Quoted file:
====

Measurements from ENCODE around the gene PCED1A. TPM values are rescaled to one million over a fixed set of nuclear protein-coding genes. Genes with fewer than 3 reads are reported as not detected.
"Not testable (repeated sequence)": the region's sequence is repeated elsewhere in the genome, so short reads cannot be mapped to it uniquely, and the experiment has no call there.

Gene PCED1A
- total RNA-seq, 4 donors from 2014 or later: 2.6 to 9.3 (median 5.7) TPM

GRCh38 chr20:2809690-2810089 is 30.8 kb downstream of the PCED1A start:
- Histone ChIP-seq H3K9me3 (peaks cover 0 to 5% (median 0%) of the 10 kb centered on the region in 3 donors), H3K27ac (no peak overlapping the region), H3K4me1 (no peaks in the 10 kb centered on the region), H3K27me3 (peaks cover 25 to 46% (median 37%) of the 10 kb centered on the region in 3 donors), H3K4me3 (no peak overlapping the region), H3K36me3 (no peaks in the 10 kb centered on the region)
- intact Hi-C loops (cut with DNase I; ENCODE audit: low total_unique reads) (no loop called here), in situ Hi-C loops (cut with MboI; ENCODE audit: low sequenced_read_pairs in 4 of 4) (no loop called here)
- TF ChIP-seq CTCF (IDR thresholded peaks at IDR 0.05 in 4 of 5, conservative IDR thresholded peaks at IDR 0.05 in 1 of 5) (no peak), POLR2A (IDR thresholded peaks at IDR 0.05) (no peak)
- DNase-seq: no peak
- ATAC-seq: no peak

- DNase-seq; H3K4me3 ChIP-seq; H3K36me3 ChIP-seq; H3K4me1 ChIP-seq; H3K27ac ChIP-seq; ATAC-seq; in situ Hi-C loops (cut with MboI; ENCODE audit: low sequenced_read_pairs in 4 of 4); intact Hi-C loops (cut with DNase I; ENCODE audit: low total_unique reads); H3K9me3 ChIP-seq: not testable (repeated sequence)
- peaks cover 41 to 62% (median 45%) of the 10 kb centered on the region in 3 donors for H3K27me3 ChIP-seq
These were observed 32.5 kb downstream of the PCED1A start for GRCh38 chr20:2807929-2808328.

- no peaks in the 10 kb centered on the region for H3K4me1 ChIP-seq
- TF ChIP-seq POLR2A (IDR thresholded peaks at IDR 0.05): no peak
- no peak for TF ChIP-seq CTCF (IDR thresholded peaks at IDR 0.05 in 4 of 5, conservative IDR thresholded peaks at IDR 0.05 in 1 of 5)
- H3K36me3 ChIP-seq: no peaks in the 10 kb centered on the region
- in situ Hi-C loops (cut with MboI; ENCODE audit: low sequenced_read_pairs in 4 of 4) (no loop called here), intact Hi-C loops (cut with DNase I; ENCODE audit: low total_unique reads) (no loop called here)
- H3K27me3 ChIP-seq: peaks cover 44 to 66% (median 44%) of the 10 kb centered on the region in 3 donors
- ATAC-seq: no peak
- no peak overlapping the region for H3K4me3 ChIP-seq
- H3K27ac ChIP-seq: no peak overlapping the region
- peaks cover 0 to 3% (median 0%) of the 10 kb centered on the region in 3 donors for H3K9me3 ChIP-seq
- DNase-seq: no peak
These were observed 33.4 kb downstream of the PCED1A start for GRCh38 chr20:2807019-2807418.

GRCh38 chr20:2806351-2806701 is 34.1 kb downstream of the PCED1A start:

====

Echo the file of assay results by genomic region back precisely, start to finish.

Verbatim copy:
Measurements from ENCODE around the gene PCED1A. TPM values are rescaled to one million over a fixed set of nuclear protein-coding genes. Genes with fewer than 3 reads are reported as not detected.
"Not testable (repeated sequence)": the region's sequence is repeated elsewhere in the genome, so short reads cannot be mapped to it uniquely, and the experiment has no call there.

Gene PCED1A
- total RNA-seq, 4 donors from 2014 or later: 2.6 to 9.3 (median 5.7) TPM

GRCh38 chr20:2809690-2810089 is 30.8 kb downstream of the PCED1A start:
- Histone ChIP-seq H3K9me3 (peaks cover 0 to 5% (median 0%) of the 10 kb centered on the region in 3 donors), H3K27ac (no peak overlapping the region), H3K4me1 (no peaks in the 10 kb centered on the region), H3K27me3 (peaks cover 25 to 46% (median 37%) of the 10 kb centered on the region in 3 donors), H3K4me3 (no peak overlapping the region), H3K36me3 (no peaks in the 10 kb centered on the region)
- intact Hi-C loops (cut with DNase I; ENCODE audit: low total_unique reads) (no loop called here), in situ Hi-C loops (cut with MboI; ENCODE audit: low sequenced_read_pairs in 4 of 4) (no loop called here)
- TF ChIP-seq CTCF (IDR thresholded peaks at IDR 0.05 in 4 of 5, conservative IDR thresholded peaks at IDR 0.05 in 1 of 5) (no peak), POLR2A (IDR thresholded peaks at IDR 0.05) (no peak)
- DNase-seq: no peak
- ATAC-seq: no peak

- DNase-seq; H3K4me3 ChIP-seq; H3K36me3 ChIP-seq; H3K4me1 ChIP-seq; H3K27ac ChIP-seq; ATAC-seq; in situ Hi-C loops (cut with MboI; ENCODE audit: low sequenced_read_pairs in 4 of 4); intact Hi-C loops (cut with DNase I; ENCODE audit: low total_unique reads); H3K9me3 ChIP-seq: not testable (repeated sequence)
- peaks cover 41 to 62% (median 45%) of the 10 kb centered on the region in 3 donors for H3K27me3 ChIP-seq
These were observed 32.5 kb downstream of the PCED1A start for GRCh38 chr20:2807929-2808328.

- no peaks in the 10 kb centered on the region for H3K4me1 ChIP-seq
- TF ChIP-seq POLR2A (IDR thresholded peaks at IDR 0.05): no peak
- no peak for TF ChIP-seq CTCF (IDR thresholded peaks at IDR 0.05 in 4 of 5, conservative IDR thresholded peaks at IDR 0.05 in 1 of 5)
- H3K36me3 ChIP-seq: no peaks in the 10 kb centered on the region
- in situ Hi-C loops (cut with MboI; ENCODE audit: low sequenced_read_pairs in 4 of 4) (no loop called here), intact Hi-C loops (cut with DNase I; ENCODE audit: low total_unique reads) (no loop called here)
- H3K27me3 ChIP-seq: peaks cover 44 to 66% (median 44%) of the 10 kb centered on the region in 3 donors
- ATAC-seq: no peak
- no peak overlapping the region for H3K4me3 ChIP-seq
- H3K27ac ChIP-seq: no peak overlapping the region
- peaks cover 0 to 3% (median 0%) of the 10 kb centered on the region in 3 donors for H3K9me3 ChIP-seq
- DNase-seq: no peak
These were observed 33.4 kb downstream of the PCED1A start for GRCh38 chr20:2807019-2807418.

GRCh38 chr20:2806351-2806701 is 34.1 kb downstream of the PCED1A start: